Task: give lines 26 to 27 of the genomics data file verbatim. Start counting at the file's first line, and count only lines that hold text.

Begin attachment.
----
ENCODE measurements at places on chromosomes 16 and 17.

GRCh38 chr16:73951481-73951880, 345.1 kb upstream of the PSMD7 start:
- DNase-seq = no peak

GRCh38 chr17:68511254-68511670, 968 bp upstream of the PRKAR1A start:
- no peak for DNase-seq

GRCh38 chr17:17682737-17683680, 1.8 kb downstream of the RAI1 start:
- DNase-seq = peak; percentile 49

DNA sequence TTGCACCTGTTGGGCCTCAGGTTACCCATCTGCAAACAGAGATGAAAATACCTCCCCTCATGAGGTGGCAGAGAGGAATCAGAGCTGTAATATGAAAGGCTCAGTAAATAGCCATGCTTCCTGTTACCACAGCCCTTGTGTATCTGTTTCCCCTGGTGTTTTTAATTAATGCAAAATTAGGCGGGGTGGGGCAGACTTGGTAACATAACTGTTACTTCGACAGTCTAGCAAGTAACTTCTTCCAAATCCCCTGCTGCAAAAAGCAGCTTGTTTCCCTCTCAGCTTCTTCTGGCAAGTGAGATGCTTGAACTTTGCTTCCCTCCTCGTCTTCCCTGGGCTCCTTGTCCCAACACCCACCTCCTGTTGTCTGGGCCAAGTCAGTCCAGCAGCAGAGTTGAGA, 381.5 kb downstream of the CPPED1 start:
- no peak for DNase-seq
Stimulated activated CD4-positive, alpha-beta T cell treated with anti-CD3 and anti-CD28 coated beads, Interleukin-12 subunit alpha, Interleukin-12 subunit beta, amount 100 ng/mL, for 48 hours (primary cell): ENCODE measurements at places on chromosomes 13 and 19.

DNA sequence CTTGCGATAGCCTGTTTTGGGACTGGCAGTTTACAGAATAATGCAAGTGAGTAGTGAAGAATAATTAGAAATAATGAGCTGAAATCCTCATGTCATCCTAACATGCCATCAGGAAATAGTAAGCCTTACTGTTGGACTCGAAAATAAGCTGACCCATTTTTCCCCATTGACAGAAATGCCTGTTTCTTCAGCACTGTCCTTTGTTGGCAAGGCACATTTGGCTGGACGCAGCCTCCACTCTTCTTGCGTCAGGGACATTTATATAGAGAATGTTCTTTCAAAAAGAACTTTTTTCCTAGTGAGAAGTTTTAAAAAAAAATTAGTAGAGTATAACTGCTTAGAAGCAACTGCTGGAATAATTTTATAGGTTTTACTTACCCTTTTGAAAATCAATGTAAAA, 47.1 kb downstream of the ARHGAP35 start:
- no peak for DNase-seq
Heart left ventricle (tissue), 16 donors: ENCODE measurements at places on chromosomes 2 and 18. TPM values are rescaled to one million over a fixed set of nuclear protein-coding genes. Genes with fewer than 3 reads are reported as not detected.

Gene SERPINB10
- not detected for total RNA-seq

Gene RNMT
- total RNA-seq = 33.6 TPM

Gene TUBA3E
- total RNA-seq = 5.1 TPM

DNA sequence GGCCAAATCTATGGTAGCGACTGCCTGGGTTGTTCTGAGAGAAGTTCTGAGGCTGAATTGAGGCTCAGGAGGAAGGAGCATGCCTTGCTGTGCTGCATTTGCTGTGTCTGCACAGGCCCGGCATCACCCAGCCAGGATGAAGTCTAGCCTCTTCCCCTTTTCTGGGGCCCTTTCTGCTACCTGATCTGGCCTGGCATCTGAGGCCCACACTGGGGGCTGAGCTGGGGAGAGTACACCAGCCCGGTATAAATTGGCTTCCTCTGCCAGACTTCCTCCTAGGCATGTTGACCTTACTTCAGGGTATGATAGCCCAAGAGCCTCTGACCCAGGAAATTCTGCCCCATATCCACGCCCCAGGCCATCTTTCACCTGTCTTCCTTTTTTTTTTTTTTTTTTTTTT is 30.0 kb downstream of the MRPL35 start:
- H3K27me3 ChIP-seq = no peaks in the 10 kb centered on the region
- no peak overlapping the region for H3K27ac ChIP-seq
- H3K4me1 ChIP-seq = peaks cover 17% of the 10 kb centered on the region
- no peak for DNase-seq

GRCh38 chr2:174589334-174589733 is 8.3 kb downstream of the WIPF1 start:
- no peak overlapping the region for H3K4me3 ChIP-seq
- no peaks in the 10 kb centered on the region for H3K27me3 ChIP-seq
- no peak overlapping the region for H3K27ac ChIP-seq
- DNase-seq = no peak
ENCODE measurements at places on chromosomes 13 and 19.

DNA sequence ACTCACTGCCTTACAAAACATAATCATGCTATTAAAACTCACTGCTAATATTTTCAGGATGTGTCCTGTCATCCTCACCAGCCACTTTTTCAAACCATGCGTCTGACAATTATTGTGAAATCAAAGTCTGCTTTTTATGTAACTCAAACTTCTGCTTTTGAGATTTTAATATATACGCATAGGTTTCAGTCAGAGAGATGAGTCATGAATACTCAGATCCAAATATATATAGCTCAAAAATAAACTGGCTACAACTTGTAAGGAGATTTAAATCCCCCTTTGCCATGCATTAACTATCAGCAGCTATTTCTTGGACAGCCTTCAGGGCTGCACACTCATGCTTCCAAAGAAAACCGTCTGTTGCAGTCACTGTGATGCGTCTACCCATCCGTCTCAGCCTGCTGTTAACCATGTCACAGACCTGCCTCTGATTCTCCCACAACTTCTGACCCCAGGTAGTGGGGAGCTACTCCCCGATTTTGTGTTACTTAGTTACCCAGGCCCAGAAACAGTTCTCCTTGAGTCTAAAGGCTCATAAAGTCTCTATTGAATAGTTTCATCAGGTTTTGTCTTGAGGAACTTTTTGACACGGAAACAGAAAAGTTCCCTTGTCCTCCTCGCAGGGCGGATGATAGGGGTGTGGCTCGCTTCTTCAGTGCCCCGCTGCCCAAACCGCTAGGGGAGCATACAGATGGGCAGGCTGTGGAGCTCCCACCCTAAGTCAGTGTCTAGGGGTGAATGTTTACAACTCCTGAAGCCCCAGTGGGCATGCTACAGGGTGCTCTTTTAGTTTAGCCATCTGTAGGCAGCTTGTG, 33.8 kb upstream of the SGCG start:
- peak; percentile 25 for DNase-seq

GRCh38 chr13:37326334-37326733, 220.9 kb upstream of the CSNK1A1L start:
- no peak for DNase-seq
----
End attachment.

- no peak overlapping the region for H3K4me3 ChIP-seq
- no peaks in the 10 kb centered on the region for H3K27me3 ChIP-seq